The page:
Housing the main issue at lively hustings
20 April, 2018
Conservative candidate Mick Collins, alongside council leader Richard Watts
• ON Tuesday, Islington town hall saw 100 locals question a panel of four candidates for the May 3 election: Rod Gonggrijp (Greens), Ilana Lever (Lib Dems), Mike Collins (Conservatives) and Richard Watts (Labour), the council leader, (Election candidates at odds over future of Holloway Prison site, April 20).
The lively event was chaired by Eric Gordon, of the Islington Tribune. Nicky Uppal, of the Women’s Equality Party (WEP), which is contesting two of the 48 seats, also spoke and answered questions from the floor.
Housing emerged as the key concern, including worries from housing association and private tenants. The Lib Dems want the Labour council’s licensing of landlords, which they introduced in two areas, extended to the whole borough.
All but the Tory supported five pledges on Holloway Prison site: keep land public, with 70 per cent council housing, a women’s centre and public green space, and not let developers undermine these demands. The Greens and Lib Dems said they would go even further.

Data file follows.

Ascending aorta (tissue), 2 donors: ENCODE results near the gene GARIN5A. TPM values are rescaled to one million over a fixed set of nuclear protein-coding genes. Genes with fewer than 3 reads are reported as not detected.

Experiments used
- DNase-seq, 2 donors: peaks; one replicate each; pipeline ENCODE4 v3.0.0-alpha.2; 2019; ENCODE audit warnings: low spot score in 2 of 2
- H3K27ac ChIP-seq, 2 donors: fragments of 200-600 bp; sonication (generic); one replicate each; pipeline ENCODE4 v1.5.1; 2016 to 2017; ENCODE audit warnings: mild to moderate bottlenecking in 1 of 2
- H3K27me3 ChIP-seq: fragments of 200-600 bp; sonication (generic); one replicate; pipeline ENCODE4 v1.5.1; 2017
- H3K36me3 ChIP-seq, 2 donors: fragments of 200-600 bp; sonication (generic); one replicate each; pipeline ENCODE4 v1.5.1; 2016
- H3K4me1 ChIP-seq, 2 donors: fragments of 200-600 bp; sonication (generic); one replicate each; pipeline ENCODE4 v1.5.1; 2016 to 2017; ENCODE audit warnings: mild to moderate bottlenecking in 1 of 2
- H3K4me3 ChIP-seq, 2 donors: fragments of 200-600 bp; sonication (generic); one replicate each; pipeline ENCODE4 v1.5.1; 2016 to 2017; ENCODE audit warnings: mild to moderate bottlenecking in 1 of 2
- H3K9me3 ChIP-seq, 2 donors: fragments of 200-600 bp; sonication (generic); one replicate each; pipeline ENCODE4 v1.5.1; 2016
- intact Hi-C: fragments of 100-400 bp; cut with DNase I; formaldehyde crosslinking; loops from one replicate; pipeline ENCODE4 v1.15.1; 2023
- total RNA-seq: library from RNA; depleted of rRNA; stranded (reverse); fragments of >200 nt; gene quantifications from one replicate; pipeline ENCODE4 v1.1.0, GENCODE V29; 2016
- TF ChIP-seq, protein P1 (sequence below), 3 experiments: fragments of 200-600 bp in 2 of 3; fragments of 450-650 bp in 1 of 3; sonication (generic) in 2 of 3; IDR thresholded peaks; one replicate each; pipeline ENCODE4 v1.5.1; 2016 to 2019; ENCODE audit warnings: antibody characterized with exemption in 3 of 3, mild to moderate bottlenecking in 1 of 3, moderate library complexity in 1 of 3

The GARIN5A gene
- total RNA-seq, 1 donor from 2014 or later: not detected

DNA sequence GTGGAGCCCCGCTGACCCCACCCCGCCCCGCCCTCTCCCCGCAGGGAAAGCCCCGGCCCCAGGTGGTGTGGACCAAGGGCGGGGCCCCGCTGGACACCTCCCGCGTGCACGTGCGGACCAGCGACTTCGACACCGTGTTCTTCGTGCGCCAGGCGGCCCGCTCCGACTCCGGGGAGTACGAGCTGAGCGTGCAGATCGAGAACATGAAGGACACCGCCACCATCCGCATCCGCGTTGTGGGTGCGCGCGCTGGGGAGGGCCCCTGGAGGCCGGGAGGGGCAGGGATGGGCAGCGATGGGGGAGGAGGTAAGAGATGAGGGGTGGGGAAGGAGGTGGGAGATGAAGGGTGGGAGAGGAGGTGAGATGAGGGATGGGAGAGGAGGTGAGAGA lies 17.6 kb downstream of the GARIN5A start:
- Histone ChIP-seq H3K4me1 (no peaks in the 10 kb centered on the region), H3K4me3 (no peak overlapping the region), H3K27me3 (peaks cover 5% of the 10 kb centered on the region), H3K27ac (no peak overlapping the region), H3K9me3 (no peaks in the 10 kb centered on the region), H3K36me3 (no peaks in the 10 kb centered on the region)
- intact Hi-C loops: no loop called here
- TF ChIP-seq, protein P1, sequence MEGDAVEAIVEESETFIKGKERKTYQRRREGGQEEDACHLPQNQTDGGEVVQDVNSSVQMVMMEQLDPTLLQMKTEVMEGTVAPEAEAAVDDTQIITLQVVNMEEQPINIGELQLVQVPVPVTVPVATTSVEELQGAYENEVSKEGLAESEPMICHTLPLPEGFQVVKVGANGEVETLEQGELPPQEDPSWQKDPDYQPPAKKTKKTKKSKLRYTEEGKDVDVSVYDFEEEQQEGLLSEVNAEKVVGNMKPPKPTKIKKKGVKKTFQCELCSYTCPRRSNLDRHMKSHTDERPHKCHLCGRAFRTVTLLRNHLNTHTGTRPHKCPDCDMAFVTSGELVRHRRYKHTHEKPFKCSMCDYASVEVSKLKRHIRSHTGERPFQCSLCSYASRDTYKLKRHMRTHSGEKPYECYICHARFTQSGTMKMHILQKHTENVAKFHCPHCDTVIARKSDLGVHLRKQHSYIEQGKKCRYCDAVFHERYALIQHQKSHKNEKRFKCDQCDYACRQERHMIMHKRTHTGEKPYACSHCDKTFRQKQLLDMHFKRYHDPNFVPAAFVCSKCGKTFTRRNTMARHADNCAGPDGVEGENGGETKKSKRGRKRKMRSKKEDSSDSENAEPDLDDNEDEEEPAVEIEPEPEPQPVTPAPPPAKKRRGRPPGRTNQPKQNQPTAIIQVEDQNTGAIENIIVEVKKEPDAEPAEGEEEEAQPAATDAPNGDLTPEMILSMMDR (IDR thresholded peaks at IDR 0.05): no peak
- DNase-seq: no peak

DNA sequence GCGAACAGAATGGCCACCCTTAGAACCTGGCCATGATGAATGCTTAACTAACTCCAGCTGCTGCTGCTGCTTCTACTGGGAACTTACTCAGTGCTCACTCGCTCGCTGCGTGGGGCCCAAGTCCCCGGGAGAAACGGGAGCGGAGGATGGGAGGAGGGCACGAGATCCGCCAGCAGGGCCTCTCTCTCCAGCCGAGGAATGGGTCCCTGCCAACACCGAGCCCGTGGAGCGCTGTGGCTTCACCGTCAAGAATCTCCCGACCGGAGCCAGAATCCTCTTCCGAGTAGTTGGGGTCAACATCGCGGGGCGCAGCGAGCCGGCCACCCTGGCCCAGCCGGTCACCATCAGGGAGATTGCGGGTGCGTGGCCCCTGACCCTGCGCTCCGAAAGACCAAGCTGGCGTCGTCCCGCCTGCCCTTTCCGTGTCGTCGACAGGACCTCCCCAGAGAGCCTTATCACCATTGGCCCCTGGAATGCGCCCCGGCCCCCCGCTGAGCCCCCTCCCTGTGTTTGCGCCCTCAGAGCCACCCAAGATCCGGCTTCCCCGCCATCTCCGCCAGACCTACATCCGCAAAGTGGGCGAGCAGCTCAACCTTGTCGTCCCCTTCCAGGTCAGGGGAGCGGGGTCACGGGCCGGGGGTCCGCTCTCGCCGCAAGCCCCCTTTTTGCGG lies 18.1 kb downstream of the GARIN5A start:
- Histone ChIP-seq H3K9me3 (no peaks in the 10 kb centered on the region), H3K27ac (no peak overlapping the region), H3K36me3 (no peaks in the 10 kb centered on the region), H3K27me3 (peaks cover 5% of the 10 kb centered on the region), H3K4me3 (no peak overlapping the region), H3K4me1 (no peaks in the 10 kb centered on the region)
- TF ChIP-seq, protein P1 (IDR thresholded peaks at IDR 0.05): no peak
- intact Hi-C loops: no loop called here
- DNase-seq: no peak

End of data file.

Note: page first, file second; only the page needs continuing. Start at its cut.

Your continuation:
The much-criticised housing maintenance contracts, signed under previous Lib Dem council leader Steve Hitchins, were denounced by the new Lib Dem candidate. She compared this with Labour criticisms of Tony Blair.
The impact of government cuts on the NHS, education, policing and more were strongly criticised by all except Tory Mike Collins, who more than once started with “This won’t make me popular but…” For example, he favoured ending secure housing tenancies, provoking many boos. The WEP speaker criticised the different rights to treatment in different trusts.
Racism and islamophobia were condemned by all, but it was reassuring that nobody raised concerns on the media headline issue for the past two weeks, antisemitism.
Disabled activist Richard Reiser highlighted the treatment of disabled people by government, calling it “disablism”, and most of the panel agreed, noting the escalation of mental health problems and the number of people driven to suicide.
The Greens were particularly concerned about pollution, which is worryingly high despite Islington being a low car-owning borough. Labour’s council leader spoke positively of bringing previously privatised services back in-house, giving significant savings and improved quality.
The evening raised a few more questions than answers, which should add to the political debate over the next two weeks.
Chair, Islington Homes for All – Axe the Act